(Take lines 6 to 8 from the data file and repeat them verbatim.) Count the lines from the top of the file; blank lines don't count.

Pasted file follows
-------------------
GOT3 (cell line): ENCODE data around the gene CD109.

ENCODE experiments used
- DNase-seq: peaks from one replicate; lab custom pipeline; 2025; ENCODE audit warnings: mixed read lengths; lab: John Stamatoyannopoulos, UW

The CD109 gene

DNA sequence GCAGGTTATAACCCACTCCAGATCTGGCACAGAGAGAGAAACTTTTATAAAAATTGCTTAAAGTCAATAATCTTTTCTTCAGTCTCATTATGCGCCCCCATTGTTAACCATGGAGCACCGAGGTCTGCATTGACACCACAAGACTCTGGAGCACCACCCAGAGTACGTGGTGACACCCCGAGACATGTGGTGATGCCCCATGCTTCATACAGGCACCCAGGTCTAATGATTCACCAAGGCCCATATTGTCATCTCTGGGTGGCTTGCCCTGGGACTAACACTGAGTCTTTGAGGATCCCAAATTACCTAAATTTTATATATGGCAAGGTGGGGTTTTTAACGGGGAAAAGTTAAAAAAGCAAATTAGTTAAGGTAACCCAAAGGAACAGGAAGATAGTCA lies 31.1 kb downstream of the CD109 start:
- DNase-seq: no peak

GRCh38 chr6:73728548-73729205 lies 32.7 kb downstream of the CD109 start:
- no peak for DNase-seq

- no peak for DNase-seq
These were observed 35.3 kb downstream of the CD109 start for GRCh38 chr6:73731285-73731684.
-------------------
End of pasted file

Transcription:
- DNase-seq: no peak

GRCh38 chr6:73728548-73729205 lies 32.7 kb downstream of the CD109 start:
- no peak for DNase-seq